Chronic care financial burden goes beyond actual costs

July 11, 2014 by Laurel Thomas Gnagey

A fear of finance-related challenges for people suffering with chronic diseases may be just as detrimental to their health management as actual out-of-pocket costs, a new study shows.

The University of Michigan School of Public Health study of African American women with asthma found in particular that the stress caused by management of insurance eligibility and correction of billing errors contributed to perceptions of financial burden.

Participants reported fears about exceeding coverage, gaps in coverage, the variability in covered asthma therapies, and a number of administrative challenges associated with insurance management. This occurred with both private and public insurance.

The U-M team was led by Minal R. Patel, assistant professor, Department of Health Behavior & Health Education. The women interviewed also reported stress from lost wages from being ill—including loss of jobs—and from having to make tough decisions about calling in sick. They told researchers that transportation costs to receive health services or to deal with the administration of their care were financial burdens as well.

The paper, "Beyond co-pays and out-of-pocket costs: perceptions of health-related financial burden in managing asthma among African American women," appears in the current issue of the Journal of Asthma.

The researchers cited previous studies that show one in two people live with a chronic condition that often requires medical management. One in four families report financial burden associated with health care, and nearly one third of them have some form of .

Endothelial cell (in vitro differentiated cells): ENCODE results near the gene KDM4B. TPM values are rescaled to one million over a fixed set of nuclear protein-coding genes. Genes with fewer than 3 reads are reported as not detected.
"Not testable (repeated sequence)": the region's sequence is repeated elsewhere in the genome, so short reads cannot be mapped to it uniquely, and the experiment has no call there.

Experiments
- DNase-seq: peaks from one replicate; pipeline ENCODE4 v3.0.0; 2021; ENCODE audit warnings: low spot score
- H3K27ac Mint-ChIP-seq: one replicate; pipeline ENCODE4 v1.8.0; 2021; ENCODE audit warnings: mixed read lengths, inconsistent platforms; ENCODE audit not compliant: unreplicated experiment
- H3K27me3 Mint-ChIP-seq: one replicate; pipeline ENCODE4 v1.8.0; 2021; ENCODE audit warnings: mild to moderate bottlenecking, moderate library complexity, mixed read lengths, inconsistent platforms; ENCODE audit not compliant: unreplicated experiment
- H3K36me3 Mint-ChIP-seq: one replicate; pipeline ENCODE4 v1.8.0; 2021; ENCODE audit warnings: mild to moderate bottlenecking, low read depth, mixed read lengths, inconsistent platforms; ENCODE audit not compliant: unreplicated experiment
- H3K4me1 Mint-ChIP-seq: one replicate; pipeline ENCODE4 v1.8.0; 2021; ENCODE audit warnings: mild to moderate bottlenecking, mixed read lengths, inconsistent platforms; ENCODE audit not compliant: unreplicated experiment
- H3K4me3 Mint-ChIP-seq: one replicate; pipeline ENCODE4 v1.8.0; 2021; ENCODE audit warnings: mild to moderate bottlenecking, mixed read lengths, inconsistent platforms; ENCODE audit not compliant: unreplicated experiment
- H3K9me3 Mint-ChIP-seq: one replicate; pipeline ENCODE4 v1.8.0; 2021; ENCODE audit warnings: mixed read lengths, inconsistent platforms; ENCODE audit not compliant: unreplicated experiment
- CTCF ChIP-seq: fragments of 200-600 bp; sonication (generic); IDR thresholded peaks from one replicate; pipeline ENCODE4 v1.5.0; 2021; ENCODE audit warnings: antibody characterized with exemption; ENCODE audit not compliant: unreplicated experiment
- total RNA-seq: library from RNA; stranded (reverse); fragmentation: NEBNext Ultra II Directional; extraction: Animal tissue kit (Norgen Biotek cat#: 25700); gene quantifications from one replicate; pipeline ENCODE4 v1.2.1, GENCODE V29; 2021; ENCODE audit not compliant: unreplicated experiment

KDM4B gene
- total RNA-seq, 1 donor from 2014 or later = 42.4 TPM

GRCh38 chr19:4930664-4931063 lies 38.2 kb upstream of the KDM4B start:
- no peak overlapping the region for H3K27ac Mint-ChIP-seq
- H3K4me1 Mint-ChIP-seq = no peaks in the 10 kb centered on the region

Financial barriers sometimes keep those with chronic conditions from accessing care, due to actual costs or—as this new research shows—as a coping mechanism when confronted with perceived burden, the researchers noted.

"The way we measure financial burden in health research does not always account for those costs, and we often assume it's simply their medication co-pays that determine their financial burden," Patel said.

"Since perceptions largely influence behavior and outcomes in care, a better understanding of what these financial-related perceptions entail in the context of chronic disease management might provide more insight on how to better assess the size and distribution of the population at risk for poor health outcomes that may manifest from these burdens, as perceived by individuals who experience them," Patel said.

Awareness of the variety of sources of perceptions of financial burden beyond out-of-pocket costs might better equip health care professionals to provide patient-centered care and inform interventions, she said.

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